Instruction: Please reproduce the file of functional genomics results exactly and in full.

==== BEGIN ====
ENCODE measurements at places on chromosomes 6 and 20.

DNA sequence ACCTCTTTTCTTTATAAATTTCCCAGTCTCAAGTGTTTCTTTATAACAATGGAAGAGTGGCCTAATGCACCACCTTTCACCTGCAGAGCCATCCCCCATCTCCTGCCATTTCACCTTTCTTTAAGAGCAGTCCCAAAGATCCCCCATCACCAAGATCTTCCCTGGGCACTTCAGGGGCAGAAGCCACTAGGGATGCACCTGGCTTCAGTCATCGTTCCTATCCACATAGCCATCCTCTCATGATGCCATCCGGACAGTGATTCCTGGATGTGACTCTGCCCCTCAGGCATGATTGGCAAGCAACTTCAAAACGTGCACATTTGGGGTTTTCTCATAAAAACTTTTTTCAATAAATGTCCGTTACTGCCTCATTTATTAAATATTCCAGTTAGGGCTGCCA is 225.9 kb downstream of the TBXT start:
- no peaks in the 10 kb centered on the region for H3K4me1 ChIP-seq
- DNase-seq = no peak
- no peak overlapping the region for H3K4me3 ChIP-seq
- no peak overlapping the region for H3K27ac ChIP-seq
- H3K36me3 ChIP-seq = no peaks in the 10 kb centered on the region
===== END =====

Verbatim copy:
ENCODE measurements at places on chromosomes 6 and 20.

DNA sequence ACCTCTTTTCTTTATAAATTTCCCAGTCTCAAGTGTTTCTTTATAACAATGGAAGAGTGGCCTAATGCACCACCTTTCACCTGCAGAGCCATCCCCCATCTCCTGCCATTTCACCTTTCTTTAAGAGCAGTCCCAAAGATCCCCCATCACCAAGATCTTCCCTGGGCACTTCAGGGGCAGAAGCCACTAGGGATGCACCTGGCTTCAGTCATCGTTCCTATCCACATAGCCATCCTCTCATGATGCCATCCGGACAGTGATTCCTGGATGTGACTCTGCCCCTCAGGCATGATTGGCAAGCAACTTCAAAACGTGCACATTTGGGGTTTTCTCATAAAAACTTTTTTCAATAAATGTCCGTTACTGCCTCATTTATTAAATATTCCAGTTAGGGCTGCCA is 225.9 kb downstream of the TBXT start:
- no peaks in the 10 kb centered on the region for H3K4me1 ChIP-seq
- DNase-seq = no peak
- no peak overlapping the region for H3K4me3 ChIP-seq
- no peak overlapping the region for H3K27ac ChIP-seq
- H3K36me3 ChIP-seq = no peaks in the 10 kb centered on the region